Patterson: Hell’s Angels; Mass of the Sea

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COMPOSERS: Patterson
LABELS: Deux-Elles
WORKS: Hell’s Angels; Mass of the Sea
PERFORMER: Helen Meyerhoff, Ann Mackay (soprano), Christopher Keyte (bass); Striking Sounds, Goldberg Quartet, Crouch End Festival Chorus, Brighton Festival Chorus, RPO/David Temple, Geoffrey Simon
Although Paul Patterson, now in his mid-fifties, began his career as a disciple of Polish modernism, his best-known work from the last three decades falls within the domain of the British choral tradition, of which his Mass of the Sea, in this 1986 RPO Records account reissued here by Deux-Elles, is a fine example.


Mixing the identity of the Latin Mass with biblical texts, and alluding appropriately to the Marian plainsong hymn ‘Ave maris stella’ (Hail, Queen of the Sea), its familiar subject matter offers topics well suited to the composer’s gift for eclectic musical illustration, though its strongest moments are achieved with broad brushstrokes, for example, the transition from turbulent Flood to the unexpectedly serene Sanctus.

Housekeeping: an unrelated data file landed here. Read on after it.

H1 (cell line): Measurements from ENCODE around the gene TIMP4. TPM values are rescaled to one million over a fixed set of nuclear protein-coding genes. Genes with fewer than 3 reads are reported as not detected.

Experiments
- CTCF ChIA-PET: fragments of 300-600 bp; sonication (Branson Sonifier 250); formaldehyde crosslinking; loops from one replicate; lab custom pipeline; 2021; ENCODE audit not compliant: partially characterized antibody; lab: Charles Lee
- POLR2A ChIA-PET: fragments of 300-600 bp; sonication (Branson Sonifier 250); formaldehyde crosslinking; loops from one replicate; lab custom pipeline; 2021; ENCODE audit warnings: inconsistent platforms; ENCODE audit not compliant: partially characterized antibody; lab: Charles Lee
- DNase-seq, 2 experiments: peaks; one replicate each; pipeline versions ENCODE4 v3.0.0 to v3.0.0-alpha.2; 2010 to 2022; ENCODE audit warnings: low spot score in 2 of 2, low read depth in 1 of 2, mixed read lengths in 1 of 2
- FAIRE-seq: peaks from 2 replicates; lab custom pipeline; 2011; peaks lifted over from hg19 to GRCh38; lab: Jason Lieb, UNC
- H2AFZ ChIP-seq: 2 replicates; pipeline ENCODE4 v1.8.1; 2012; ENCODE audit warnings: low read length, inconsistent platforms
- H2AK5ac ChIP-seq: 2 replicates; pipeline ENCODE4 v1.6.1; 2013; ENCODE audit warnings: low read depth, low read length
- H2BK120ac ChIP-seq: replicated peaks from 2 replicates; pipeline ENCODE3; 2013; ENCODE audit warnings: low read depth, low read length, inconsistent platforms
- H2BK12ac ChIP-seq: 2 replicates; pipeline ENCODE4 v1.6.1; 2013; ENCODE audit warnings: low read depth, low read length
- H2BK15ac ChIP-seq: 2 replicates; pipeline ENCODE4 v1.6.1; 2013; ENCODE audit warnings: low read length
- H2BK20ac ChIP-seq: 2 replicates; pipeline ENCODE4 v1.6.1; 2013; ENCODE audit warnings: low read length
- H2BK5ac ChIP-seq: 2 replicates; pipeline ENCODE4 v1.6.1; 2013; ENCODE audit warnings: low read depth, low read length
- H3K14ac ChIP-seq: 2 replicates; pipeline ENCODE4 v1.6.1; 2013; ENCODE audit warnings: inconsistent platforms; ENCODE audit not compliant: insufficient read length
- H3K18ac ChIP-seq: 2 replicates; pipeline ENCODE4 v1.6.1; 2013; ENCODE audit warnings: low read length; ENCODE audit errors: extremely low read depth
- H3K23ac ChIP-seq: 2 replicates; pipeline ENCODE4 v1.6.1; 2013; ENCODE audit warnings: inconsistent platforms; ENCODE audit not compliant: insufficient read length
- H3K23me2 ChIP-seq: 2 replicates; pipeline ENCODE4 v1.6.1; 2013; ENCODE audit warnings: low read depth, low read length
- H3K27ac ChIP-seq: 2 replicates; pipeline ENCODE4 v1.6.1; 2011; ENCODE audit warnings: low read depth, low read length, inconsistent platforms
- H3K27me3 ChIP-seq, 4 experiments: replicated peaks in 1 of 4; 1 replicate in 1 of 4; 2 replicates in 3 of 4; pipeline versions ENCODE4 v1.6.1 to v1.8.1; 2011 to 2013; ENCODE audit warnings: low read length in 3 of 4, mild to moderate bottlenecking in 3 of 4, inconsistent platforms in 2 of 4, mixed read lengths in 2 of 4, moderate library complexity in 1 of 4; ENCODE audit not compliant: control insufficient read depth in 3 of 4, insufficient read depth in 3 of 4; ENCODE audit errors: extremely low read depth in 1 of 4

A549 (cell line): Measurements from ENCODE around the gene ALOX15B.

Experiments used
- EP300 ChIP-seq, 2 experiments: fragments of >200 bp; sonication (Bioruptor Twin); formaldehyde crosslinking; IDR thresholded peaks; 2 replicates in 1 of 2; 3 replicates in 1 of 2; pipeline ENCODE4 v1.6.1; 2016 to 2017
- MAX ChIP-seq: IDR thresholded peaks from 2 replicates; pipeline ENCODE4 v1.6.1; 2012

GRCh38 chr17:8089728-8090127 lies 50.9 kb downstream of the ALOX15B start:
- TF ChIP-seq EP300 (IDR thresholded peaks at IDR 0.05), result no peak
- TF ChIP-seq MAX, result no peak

In the recent Hell’s Angels, Patterson returns to his Polish principles, but without anachronism, for Ben Dunwell’s text, mixing Milton and modern America, invites the kind of choral and ensemble pandemonium familiar from the soundscapes of Penderecki and others. Again, the composer’s ear for mimesis is apt and entertaining, and the Crouch End Festival Chorus sings with vigour, though its announcement that it’s ‘gonna get high, gonna light a big one’, in the West Coast parody of the fourth movement takes some believing. Nicholas Williams